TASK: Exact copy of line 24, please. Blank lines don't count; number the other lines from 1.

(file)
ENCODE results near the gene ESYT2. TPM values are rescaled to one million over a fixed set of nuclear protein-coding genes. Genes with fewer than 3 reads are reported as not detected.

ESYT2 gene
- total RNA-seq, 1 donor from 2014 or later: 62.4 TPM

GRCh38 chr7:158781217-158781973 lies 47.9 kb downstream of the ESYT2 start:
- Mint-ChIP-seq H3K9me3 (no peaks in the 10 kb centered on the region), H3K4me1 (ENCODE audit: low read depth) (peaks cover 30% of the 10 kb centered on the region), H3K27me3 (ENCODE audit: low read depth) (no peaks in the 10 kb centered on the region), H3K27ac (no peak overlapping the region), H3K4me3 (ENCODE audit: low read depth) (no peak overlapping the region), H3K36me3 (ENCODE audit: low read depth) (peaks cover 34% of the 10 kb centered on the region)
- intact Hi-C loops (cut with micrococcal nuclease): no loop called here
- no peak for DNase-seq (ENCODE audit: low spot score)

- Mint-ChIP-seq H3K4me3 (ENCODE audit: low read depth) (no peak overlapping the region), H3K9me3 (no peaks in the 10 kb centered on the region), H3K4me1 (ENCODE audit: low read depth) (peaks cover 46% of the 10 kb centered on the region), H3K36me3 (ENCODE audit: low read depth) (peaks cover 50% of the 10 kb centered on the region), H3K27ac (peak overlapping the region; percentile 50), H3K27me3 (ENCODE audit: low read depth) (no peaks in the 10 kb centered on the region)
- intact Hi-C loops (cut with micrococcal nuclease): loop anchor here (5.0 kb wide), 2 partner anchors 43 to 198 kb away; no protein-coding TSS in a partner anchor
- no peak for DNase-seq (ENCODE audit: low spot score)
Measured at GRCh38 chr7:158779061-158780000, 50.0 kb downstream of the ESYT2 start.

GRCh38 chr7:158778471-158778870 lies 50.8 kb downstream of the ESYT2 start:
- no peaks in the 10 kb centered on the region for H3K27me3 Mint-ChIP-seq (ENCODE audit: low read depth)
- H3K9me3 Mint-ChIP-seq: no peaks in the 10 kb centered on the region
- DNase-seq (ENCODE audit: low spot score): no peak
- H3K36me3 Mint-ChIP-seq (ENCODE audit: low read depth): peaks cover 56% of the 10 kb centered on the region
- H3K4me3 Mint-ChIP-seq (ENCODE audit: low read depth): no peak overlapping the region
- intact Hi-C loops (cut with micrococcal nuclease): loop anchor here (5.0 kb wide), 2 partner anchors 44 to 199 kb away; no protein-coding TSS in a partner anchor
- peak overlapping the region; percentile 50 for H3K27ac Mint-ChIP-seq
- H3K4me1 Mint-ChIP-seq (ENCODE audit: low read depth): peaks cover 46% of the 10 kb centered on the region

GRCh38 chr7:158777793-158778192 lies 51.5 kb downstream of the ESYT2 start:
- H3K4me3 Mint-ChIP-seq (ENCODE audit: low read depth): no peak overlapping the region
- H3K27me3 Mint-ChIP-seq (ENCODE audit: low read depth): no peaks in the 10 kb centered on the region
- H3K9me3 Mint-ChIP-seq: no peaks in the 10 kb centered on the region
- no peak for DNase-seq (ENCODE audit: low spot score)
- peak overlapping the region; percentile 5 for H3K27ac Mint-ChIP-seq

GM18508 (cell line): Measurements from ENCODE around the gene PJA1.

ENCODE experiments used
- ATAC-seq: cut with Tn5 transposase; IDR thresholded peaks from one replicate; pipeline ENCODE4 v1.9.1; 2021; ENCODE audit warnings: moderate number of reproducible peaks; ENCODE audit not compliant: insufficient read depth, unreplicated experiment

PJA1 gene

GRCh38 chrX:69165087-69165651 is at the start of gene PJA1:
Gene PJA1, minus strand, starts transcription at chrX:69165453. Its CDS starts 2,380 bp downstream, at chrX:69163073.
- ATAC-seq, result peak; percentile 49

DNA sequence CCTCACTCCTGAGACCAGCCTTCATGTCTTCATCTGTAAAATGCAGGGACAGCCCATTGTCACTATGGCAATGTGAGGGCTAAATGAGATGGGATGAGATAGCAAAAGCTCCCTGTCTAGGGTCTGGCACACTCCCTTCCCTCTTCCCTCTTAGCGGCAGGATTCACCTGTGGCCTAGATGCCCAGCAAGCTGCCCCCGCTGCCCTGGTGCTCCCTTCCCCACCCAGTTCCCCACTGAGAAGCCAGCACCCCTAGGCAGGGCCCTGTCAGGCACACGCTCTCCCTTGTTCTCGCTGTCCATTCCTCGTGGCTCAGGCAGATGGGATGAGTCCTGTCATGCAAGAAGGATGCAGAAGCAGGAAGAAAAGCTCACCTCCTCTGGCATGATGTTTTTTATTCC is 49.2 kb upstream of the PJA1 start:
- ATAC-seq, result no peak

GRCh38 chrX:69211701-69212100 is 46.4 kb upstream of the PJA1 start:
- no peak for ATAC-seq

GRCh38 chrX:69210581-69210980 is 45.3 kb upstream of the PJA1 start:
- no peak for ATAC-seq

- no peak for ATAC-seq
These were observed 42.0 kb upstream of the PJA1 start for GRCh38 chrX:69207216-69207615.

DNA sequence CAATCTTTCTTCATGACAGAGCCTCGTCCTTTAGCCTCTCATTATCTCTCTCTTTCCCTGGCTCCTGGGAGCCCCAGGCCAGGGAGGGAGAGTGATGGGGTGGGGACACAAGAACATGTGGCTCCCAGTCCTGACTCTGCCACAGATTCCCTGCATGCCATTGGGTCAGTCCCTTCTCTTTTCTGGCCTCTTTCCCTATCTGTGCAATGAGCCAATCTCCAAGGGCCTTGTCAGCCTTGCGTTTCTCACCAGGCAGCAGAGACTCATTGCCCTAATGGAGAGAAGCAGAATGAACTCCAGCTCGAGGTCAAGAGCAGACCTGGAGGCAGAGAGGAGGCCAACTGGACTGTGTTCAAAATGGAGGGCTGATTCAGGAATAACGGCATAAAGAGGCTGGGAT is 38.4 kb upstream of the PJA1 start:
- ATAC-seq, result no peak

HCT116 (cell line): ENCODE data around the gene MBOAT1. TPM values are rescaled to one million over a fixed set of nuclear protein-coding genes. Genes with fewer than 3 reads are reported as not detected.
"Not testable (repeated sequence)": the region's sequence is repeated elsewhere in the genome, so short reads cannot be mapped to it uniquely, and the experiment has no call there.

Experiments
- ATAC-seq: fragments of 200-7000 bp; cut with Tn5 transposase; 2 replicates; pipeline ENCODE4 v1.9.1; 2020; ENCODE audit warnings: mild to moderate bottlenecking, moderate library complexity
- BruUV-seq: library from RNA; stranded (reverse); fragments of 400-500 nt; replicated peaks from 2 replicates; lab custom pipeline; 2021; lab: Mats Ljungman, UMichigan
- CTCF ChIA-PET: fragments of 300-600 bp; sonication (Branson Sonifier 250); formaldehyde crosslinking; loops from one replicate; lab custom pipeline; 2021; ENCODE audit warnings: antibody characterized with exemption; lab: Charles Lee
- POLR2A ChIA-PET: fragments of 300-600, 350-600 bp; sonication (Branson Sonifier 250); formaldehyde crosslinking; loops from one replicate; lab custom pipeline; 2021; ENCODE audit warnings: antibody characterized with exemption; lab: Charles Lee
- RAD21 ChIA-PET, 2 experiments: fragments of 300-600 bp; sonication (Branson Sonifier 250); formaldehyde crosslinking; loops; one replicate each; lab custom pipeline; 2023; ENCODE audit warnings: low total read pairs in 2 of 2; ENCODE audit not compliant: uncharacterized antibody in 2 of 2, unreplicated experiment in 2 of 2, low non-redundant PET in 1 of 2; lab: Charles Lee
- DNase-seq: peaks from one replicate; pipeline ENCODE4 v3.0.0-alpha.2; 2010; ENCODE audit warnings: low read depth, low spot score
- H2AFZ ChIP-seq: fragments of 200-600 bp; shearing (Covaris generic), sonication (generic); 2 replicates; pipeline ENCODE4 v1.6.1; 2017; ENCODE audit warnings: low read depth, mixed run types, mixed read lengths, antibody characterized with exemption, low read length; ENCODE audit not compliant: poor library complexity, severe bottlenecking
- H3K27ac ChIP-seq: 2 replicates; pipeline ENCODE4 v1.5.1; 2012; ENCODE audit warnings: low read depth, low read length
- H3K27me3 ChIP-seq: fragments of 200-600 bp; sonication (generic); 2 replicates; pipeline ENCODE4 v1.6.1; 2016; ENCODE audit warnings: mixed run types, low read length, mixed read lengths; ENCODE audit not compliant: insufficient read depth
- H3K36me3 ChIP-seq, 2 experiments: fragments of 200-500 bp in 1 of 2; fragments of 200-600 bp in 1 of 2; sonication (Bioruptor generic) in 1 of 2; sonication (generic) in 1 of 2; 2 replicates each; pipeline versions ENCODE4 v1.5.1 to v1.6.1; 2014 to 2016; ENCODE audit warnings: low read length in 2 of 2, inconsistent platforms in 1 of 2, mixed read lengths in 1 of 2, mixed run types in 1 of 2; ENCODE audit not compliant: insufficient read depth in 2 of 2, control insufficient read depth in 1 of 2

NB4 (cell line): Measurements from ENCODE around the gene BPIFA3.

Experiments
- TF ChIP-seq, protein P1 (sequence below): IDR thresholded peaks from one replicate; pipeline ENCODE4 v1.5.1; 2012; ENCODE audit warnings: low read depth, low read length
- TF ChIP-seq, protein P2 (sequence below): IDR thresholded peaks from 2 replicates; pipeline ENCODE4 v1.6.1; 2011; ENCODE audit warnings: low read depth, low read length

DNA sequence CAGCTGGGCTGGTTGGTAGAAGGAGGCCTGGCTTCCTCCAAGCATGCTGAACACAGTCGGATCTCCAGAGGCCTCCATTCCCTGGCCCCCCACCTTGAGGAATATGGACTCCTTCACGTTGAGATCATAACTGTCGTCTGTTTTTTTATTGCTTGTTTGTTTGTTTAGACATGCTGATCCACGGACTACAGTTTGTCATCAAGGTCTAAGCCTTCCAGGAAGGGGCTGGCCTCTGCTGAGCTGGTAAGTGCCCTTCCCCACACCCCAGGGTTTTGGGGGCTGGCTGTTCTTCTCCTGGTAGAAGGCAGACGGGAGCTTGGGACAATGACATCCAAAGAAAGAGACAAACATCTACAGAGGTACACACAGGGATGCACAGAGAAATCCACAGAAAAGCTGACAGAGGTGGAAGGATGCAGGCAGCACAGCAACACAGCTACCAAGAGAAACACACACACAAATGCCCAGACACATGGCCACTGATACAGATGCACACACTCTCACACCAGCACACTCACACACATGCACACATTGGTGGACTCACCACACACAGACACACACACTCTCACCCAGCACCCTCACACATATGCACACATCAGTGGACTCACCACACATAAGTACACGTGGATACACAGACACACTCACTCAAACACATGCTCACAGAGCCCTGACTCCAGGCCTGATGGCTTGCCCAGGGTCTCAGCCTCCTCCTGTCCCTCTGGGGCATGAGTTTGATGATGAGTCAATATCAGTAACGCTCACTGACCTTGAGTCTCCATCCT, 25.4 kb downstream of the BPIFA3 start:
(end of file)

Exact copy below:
- H3K9me3 Mint-ChIP-seq: no peaks in the 10 kb centered on the region